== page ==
I believe the medical profession is at a critical juncture. The industry is changing faster than ever before due to shifting national and international demographics, the reemergence of certain infectious diseases, the relationship between insurance companies and medical professionals, and evolving technology. Additionally, people are becoming more empowered (through WebMD and Google just as much as through formal education, personal belief systems, and negative experiences with health professionals) to diagnose and treat themselves, demand more of physicians, and to shine a light on mistakes and mistreatment. For so long, physicians have been forced into silos (specializations) and had their focus narrowed on a specific organ, system, or demographic such that we have forgotten in many cases that we are treating whole people. Physicians and patients alike are awakening to the perils of this approach—while specialization is necessary and important, physicians must be trained to understand that an organ or organ system doesn’t operate in isolation any more than the systems in which live and move are in isolation from each other. Wellmann University has not wavered in its commitment to this approach to the education of its students (even when it has not been popular) and encourages cross-specialization, working in teams, and student development. I am confident that my unique experiences and perspectives will add another layer of breadth to what is already a stellar student body and alumni family. To join such a cadre of world-renowned physicians, esteemed researchers, and health practitioners means that I’d have the opportunity to carry the legacy of the institution forward and promote change from within the profession as we continue to move into new frontiers of medical discovery and practice.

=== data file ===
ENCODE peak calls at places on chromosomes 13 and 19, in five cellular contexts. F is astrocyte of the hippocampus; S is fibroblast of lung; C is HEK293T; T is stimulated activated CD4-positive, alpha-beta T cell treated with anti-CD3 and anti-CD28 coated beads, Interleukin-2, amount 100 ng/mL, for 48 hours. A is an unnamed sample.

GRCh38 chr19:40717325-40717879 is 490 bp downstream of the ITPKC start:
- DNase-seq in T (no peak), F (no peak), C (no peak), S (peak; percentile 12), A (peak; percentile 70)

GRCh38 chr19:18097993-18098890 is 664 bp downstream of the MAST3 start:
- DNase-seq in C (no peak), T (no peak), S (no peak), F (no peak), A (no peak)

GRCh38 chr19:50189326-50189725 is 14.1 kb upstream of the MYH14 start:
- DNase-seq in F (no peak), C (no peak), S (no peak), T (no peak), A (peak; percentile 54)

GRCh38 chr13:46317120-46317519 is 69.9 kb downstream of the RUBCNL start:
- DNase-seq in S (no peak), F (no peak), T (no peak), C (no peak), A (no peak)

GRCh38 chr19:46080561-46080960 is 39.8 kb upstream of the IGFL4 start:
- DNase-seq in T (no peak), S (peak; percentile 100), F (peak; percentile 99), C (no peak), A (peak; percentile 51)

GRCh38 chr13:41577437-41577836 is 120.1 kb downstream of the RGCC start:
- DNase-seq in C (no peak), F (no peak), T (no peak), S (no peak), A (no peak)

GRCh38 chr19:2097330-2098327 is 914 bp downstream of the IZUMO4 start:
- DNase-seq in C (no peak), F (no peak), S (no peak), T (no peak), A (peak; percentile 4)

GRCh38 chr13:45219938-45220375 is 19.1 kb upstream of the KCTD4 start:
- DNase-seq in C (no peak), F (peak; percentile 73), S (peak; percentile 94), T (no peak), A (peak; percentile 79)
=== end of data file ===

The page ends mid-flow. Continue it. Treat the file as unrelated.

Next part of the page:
I have long decided what I want to be when I grow up. I want to be a physician like Dr. Robert Goodman, Professor Emeritus of Neuroscience at Wellman who was a pioneer in the field of Neurophysiology and first studied the connection between happiness and healing in trauma patients. I want to be an advocate for patients who, because of some aspect of their identity, are marginalized and do not receive the same standard of care. I want to be a trailblazer in my own right, promoting the importance of holistic patient care. My long term goal is to transition into medical education in addition to opening a holistic medical practice, like the Osher Center for Integrative Medicine, that serves patients on the margins of care. I want to be a healer like Nanna and the women who came before me, and Wellmann University is the place where I want to do it.